In between researching educational philosophies, schools, and writing-writing-writing I've been finding some cool and interesting things I want to pass on, in my [sort of] weekly Friday round up, so without further ado:
The Staying at Home Stuff. This emotional post by a husband about his wife staying home and the perceptions that come with it really resonated with me but this one, where a mother discusses how the question what do you do all day? affects her, has haunted me ever since I read it. Most specifically:
I actually get a lot of stuff done during the day, but very little of it is visible to my husband. In fact, to the untrained eye, it looks like nothing happens at all around here. When he leaves in the morning, I'm in my pajamas and the kitchen's a mess. When he comes home at night, I'm in my pajamas and the kitchen's a mess...
The stay-at-home mom's job is pretty much just getting things back to zero. Getting the fridge and the stomachs back to full, getting the beds back to made, getting the dishes back to clean. Getting the children up and out and then home and back in bed. They awake imperceptibly bigger and further along the path towards moving out. And then moving back in again. It's a loop.Yes. This. I have confessed that I'm at peace with the way things are in my state-of-the-house address a few months earlier, but I must admit it's nice to know it's not just me.
The state of being a hyphenated American. When my eldest was little I pondered the question: When does the hyphenation end? How many generations embedded must one be to be American, full stop? In the newly launched, Story and Chai, I was deeply moved by the Q&A with author Marjan Kamali where she discusses both her beautiful novel and just this aspect of American-hood unique to those outside the majority culture:
She knew how to swing her legs on that hyphen that defined and denied who she was: Iranian-American. Neither the first word nor the second really belonged to her. Her place was on the hyphen, and on the hyphen she would stay… On the hyphen she would sit and on the hyphen she would stand and soon, like a seasoned acrobat, she would balance there perfectly, never falling, never choosing either side over the other, content with walking that thin line.The discussions of our place as Muslims in this world. I shared earlier this week about a twitter-party hosted by Sabina of Muslimah Montage and the results were incredible with the hashtag #EmpoweredMuslimWomen trending both in the United States and Worldwide and it got a great mention in buzzfeed. If you're interested in what sort of things are discussed at tweet-parties [and a peek at some of the comments of the haters] check this out. I am thankful to have friends of varied faiths, but I long for an inclusive open-minded supportive Muslim community. Since I don't have this, I'm thankful I can at least supplement the conversations I long for over coffee, in this way instead.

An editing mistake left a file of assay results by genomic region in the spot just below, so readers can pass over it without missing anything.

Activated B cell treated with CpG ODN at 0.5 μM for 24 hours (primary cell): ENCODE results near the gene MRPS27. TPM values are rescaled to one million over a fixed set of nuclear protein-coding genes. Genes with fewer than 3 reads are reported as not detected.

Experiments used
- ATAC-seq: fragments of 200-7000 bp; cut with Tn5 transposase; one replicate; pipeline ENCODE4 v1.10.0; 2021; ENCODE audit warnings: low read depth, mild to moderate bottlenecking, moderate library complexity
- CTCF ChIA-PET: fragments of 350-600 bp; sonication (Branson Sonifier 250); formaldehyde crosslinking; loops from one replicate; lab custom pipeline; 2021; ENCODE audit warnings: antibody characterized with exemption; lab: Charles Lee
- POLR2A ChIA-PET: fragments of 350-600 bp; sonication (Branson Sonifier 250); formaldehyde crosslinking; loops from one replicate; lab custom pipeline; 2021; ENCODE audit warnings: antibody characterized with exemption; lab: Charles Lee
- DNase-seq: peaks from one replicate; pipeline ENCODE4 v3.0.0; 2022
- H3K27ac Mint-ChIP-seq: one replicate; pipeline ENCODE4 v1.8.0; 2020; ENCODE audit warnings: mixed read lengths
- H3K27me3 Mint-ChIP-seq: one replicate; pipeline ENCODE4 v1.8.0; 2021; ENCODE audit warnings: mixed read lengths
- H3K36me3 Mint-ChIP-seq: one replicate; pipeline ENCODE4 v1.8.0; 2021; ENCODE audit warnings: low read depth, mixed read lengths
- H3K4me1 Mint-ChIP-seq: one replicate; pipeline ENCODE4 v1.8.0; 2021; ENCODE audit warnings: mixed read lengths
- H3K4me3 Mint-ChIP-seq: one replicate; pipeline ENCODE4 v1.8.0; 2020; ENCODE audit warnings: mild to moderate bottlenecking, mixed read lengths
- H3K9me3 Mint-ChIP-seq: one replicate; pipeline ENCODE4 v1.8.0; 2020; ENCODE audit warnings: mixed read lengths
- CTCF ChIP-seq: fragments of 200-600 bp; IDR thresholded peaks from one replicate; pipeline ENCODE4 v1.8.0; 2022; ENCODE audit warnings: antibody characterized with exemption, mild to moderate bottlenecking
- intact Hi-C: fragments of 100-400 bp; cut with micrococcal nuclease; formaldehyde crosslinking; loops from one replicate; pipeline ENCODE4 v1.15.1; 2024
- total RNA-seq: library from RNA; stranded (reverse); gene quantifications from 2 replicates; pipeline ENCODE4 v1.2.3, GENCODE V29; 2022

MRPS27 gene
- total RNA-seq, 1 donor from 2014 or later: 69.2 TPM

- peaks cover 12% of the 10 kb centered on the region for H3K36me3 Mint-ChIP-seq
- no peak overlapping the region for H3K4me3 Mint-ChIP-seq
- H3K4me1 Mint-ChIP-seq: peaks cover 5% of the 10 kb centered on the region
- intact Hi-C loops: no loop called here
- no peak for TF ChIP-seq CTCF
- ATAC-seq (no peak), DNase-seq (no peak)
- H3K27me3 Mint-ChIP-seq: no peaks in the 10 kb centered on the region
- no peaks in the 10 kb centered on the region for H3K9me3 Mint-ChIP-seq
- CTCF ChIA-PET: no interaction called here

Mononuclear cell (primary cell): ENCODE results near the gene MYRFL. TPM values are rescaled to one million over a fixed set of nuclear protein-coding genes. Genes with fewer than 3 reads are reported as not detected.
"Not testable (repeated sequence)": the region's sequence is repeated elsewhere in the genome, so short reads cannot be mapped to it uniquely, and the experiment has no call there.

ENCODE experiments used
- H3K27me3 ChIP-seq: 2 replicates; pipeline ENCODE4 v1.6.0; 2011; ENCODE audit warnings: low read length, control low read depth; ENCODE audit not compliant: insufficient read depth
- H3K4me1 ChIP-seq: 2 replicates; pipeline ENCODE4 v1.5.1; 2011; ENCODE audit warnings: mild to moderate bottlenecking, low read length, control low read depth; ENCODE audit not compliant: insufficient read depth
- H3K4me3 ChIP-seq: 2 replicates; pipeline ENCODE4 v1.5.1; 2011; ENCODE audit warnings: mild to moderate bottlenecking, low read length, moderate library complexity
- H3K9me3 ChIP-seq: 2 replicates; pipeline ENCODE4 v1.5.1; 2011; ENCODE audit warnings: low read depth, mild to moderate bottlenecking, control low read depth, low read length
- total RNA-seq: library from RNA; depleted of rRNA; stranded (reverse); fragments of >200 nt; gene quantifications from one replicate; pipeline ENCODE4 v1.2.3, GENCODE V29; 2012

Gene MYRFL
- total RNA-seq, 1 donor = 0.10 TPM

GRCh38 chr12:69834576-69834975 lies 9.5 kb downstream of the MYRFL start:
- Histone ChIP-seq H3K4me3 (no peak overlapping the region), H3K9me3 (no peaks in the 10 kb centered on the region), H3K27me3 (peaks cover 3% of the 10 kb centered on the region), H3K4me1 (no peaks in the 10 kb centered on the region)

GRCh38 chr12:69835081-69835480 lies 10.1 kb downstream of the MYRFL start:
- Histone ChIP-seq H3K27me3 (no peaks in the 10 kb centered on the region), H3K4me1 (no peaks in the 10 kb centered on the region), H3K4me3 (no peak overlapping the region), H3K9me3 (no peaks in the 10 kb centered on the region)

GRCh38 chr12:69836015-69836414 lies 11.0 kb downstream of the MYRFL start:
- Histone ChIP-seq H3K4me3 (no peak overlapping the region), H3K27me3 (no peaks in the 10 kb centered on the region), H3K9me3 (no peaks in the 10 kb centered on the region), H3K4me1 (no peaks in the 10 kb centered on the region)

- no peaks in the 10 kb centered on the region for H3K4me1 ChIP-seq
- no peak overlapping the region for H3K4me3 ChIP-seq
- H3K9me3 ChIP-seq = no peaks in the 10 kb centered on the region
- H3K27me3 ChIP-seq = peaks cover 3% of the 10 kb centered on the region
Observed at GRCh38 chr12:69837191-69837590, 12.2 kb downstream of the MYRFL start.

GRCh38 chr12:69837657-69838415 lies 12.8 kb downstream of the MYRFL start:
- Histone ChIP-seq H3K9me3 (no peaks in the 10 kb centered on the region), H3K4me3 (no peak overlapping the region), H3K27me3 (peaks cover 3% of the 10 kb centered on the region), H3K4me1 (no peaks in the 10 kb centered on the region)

The app I really love and must share with you. I signed up for GrooveBook a month ago, and though I shared this on facebook I wanted to make sure to spread the love because while initially thought it was too good to be true, it is in fact true: For 2.99/month [including shipping!] you'll get a up to 100 photos from your smartphone in one neatly bound book! The pages are all perforated so if you want to pull one out to frame or share, it's simple, and since I have thousands of pictures on my phone I'm going to be using this for a long time. I also love sitting with the kids and going through the photos because as fun as clicking over photos online can be, nothing can beat the tangible feel of memory.
Writing, Researching, and endlessly cleaning the same cheerio off the floor: That's my Friday Round up in a nutshell. Hope you're having a great Friday!